Myths & Facts Series

This Nestlé Nutrition Institute Series discusses the myths and facts related to pediatrics, maternal and clinical nutrition topics.

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Goyal and Singh in 2007 reported preference of home cooked food by 81 percent of the consumers in comparison to fast food outlets [Goyal and Singh, 2007].

During pregnancy, the absorbed iron is predominantly used to expand the woman’s erythrocyte mass, fulfil the foetus’s iron requirements and compensate for iron losses (i.e. blood losses) at delivery. To a large extent, the newborns’ iron content depends on their birth weight which is generally 200-270 mg for infants weighing between 2500-3500g respectively. Low-birth-weight infants (less than 2500 g) are born with fewer iron stores and are at high risk of deficiency after 2 months [Saddi and Shapira, 1970].

The child’s stomach capacity limits how much can be consumed in a single feeding. Generally, a child who weighs 8 kg will have a stomach capacity of 240 ml, about one large cupful, and cannot be expected to eat more than that at one meal. Thus, energy density of complementary foods should be more than breast milk beyond 6 months of age, that is, at least 0.8 kcal per gram.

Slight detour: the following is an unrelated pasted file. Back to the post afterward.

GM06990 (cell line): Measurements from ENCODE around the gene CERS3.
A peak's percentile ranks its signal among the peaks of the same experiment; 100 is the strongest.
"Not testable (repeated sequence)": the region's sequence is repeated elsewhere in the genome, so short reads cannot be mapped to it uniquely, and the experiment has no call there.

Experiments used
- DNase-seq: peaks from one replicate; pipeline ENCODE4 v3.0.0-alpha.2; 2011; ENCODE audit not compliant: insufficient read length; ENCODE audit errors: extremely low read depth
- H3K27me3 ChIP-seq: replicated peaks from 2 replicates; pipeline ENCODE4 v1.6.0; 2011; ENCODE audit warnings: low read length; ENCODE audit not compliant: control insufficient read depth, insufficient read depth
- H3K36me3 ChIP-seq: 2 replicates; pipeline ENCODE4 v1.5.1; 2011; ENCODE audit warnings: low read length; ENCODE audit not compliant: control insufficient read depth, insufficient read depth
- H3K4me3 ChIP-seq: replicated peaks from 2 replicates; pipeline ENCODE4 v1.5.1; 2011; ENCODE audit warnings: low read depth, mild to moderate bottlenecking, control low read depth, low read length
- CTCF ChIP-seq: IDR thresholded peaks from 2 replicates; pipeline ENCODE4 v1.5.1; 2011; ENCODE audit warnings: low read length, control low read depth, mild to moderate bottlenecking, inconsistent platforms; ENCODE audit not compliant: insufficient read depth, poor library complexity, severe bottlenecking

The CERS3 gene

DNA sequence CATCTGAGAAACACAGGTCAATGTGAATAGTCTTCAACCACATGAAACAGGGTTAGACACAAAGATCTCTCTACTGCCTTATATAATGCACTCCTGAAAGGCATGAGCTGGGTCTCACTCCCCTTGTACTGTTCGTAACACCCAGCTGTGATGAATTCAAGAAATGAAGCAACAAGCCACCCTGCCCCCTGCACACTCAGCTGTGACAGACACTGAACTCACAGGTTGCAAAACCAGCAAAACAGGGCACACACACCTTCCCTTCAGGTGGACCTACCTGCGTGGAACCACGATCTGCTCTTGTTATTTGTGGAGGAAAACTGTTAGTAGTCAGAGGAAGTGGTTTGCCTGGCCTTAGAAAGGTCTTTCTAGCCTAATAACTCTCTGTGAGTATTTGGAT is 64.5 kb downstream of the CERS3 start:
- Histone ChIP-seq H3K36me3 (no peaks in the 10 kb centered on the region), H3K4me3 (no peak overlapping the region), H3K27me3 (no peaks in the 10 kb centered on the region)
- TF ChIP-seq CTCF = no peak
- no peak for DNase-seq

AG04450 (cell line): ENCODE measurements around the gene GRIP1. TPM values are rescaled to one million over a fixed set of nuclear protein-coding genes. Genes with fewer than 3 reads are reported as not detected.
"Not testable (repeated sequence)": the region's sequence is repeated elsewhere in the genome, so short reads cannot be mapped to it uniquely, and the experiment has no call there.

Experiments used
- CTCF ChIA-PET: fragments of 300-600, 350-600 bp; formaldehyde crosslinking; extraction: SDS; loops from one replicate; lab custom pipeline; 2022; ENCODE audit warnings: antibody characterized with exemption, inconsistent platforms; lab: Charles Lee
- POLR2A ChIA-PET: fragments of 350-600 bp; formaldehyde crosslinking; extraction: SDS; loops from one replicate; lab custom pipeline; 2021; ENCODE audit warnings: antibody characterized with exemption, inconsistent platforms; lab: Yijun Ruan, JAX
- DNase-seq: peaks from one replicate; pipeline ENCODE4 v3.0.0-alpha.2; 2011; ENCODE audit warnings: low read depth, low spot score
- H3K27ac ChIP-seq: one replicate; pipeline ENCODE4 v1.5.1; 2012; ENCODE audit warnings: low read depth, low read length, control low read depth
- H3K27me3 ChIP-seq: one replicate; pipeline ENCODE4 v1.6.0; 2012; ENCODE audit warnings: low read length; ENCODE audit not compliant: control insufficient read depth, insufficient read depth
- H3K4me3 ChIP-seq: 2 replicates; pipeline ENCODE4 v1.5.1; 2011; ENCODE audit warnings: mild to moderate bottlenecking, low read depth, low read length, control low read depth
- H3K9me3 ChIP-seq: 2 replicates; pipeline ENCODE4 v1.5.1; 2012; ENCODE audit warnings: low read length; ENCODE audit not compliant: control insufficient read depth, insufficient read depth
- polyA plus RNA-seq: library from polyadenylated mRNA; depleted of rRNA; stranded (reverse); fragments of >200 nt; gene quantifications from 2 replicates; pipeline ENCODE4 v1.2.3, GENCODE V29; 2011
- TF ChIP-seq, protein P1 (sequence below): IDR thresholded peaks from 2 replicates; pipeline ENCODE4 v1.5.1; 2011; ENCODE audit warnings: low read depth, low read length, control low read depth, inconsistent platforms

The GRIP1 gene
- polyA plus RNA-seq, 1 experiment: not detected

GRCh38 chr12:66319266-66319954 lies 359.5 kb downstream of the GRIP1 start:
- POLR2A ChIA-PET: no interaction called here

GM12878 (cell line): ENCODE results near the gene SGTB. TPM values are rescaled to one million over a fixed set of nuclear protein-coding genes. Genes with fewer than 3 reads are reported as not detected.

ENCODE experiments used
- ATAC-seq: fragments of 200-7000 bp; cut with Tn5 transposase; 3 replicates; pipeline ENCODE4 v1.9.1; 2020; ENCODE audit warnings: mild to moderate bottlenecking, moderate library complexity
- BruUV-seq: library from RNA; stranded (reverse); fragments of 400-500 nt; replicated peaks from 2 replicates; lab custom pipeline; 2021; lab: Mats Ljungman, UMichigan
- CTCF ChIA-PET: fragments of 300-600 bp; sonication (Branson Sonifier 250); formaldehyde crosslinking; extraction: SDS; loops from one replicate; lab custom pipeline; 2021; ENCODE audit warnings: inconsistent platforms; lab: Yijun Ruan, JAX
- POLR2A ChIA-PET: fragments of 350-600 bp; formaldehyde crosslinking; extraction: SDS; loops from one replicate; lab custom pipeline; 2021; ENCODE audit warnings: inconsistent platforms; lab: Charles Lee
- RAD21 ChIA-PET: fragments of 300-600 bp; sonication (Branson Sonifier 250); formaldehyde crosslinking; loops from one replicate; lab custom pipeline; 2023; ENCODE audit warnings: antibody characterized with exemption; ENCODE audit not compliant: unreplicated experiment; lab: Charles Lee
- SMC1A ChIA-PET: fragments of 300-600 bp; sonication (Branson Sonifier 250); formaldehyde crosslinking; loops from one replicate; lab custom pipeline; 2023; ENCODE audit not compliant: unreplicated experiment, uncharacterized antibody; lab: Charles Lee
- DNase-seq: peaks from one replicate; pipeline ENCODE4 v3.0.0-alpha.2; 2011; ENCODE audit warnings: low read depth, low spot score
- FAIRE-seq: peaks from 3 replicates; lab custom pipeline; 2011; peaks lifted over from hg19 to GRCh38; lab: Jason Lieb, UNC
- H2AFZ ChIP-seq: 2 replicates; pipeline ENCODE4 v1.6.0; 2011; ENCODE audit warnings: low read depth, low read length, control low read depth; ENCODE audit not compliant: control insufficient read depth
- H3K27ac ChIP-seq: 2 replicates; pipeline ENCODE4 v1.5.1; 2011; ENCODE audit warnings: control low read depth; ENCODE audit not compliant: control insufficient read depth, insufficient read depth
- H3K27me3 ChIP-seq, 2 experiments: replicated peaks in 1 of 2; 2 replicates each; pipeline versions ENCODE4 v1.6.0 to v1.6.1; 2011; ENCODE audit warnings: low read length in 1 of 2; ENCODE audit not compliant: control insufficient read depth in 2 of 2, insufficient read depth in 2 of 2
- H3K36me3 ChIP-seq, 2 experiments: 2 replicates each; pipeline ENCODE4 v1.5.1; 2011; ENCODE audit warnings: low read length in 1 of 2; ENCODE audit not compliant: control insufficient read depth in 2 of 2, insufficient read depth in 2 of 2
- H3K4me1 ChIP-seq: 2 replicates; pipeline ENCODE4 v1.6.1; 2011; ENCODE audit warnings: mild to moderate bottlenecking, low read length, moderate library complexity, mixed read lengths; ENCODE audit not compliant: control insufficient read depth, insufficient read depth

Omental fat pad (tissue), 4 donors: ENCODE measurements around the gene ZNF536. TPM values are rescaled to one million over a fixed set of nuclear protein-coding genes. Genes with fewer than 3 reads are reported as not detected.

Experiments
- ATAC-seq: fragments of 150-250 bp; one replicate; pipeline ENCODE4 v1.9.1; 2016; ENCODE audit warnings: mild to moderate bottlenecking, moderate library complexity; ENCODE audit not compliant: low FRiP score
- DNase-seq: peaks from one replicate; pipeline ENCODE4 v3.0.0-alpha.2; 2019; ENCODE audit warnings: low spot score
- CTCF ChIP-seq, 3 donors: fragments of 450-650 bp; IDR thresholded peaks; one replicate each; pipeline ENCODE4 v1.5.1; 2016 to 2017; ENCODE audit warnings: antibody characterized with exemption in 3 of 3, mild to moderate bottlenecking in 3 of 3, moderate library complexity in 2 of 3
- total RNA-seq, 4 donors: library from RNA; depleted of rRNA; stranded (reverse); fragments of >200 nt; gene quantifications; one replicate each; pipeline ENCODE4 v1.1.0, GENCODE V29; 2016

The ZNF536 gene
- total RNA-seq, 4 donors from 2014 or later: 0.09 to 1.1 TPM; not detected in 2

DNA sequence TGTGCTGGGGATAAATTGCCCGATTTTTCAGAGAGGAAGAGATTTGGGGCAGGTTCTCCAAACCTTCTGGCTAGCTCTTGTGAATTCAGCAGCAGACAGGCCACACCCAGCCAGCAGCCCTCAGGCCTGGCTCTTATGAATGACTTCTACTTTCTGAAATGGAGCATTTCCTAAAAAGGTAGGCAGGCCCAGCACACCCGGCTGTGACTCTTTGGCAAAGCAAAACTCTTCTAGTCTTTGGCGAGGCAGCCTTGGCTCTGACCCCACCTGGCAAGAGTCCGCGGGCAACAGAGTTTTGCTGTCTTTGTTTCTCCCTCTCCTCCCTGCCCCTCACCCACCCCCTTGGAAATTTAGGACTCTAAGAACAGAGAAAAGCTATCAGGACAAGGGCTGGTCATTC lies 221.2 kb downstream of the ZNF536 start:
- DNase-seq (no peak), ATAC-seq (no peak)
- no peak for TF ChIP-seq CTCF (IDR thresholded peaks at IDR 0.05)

Goyal and Singh in 2007 reported preference of home cooked food by 81 percent of the consumers in comparison to fast food outlets [Goyal and Singh, 2007]. However, in developing countries, homemade foods are often known to be of low nutritive value. Bulk is a major problem of homemade complementary foods. For adults and older children, it is usually possible to achieve an adequate protein and energy intake by increasing the daily consumption.